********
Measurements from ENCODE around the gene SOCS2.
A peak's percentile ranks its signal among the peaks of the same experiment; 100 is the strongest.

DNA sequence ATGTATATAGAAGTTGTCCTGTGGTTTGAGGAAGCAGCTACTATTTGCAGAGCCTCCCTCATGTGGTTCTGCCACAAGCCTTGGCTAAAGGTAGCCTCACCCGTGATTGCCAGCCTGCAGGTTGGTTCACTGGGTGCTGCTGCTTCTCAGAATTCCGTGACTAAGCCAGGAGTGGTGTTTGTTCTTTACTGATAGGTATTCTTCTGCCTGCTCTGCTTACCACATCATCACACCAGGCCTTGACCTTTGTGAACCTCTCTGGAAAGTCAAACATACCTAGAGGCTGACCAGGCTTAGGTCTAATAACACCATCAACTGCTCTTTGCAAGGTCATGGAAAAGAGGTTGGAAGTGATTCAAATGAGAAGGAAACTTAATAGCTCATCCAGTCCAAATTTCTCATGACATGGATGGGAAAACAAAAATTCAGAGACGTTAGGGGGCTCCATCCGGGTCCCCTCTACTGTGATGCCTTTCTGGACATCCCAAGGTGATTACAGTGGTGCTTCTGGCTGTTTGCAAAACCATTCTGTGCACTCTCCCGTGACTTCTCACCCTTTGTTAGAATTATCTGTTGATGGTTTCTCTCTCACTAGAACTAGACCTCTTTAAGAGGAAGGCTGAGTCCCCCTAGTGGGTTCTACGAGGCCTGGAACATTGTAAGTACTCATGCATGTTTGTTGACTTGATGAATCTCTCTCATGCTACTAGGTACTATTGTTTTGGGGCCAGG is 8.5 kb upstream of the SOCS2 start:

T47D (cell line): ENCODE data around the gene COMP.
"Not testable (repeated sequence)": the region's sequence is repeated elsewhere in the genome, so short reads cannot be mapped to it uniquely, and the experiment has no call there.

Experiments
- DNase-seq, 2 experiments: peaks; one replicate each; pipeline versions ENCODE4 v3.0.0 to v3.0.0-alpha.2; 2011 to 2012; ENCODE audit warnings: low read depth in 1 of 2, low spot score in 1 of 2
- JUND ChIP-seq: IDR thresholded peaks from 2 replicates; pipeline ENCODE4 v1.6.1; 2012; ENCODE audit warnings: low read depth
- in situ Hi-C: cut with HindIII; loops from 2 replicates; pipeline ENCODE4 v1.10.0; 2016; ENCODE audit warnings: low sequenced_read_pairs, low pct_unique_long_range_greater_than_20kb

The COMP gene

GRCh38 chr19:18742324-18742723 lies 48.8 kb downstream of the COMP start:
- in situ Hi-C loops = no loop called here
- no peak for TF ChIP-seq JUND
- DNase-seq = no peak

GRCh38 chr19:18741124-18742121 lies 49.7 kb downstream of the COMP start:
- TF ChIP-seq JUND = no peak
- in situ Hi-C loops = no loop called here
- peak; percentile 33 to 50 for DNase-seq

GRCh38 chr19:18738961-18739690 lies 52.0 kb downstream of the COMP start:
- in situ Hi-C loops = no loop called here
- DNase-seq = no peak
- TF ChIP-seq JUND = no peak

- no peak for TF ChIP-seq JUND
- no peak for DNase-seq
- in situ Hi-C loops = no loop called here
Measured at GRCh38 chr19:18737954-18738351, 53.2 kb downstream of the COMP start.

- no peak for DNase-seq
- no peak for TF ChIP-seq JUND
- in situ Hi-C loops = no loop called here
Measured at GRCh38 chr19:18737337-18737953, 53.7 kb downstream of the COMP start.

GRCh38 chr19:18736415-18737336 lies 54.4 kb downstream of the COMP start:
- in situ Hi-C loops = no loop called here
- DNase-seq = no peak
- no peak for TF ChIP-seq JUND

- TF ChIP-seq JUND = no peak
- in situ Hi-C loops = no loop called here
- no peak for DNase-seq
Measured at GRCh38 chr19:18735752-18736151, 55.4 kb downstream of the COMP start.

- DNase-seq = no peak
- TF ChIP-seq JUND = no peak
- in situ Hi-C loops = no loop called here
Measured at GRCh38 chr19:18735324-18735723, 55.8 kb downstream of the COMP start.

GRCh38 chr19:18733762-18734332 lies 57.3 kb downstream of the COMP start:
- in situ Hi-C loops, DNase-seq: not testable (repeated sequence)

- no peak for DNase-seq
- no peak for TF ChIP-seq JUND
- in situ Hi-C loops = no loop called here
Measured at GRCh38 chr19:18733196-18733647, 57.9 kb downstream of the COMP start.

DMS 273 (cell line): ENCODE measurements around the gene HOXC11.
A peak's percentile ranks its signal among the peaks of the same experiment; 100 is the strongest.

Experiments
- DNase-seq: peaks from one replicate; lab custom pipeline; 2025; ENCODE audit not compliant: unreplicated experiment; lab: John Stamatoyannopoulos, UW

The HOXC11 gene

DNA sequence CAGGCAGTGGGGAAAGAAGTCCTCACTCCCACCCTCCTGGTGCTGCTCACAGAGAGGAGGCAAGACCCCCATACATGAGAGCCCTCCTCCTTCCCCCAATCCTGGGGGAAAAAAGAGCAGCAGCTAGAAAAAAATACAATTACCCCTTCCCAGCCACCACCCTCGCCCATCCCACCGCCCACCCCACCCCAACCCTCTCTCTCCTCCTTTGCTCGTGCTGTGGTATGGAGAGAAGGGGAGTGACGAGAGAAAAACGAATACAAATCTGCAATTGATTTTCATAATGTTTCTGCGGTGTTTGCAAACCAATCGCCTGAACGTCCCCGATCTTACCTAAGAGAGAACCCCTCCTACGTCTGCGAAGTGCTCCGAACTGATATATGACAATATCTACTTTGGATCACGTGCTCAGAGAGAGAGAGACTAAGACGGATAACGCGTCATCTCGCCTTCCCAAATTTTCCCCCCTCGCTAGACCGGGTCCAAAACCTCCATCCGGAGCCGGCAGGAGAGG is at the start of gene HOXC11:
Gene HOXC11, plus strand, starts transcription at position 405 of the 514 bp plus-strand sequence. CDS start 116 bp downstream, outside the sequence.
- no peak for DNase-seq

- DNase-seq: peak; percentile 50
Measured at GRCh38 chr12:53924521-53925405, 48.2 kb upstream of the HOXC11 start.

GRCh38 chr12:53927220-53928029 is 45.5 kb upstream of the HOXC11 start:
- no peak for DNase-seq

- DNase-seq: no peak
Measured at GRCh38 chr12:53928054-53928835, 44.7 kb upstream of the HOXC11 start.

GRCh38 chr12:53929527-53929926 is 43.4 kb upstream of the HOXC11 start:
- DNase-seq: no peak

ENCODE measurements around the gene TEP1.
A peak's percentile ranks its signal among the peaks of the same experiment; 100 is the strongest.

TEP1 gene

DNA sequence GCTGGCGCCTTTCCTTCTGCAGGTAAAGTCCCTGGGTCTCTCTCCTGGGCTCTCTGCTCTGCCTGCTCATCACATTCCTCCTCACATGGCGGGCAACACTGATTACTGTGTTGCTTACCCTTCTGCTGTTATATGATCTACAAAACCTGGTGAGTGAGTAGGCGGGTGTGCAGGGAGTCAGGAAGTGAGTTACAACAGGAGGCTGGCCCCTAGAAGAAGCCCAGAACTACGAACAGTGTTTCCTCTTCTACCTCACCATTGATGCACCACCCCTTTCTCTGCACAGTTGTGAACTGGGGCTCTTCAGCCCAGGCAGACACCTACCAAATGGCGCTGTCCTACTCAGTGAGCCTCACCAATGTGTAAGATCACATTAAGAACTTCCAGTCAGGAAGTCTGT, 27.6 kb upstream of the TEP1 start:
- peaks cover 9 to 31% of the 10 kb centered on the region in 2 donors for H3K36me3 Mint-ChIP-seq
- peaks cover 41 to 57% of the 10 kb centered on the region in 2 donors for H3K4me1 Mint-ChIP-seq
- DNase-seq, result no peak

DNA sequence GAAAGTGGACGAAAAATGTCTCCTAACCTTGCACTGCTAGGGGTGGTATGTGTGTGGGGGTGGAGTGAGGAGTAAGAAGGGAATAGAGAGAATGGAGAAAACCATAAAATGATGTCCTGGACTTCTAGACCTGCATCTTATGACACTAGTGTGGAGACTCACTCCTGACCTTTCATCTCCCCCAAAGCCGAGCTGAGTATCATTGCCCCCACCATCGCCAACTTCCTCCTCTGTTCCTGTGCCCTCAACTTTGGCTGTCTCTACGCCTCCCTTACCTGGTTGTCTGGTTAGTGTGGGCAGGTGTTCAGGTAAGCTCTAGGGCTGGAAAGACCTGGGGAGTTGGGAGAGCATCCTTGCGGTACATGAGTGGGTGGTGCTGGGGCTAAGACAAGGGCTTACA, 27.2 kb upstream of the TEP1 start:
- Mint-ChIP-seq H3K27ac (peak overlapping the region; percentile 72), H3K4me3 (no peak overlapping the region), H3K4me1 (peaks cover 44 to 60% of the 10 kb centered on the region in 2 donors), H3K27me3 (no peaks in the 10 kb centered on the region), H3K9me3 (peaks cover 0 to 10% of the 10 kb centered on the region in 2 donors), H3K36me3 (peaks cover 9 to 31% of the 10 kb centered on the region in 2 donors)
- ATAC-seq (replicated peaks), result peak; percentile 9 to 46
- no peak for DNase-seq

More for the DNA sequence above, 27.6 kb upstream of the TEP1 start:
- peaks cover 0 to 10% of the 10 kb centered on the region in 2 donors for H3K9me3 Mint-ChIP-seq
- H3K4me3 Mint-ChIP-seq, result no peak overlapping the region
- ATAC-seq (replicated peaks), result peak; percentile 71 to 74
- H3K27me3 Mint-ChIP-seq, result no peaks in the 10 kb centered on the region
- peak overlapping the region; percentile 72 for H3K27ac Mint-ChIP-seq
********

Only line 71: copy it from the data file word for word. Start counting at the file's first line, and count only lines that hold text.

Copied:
- DNase-seq, result no peak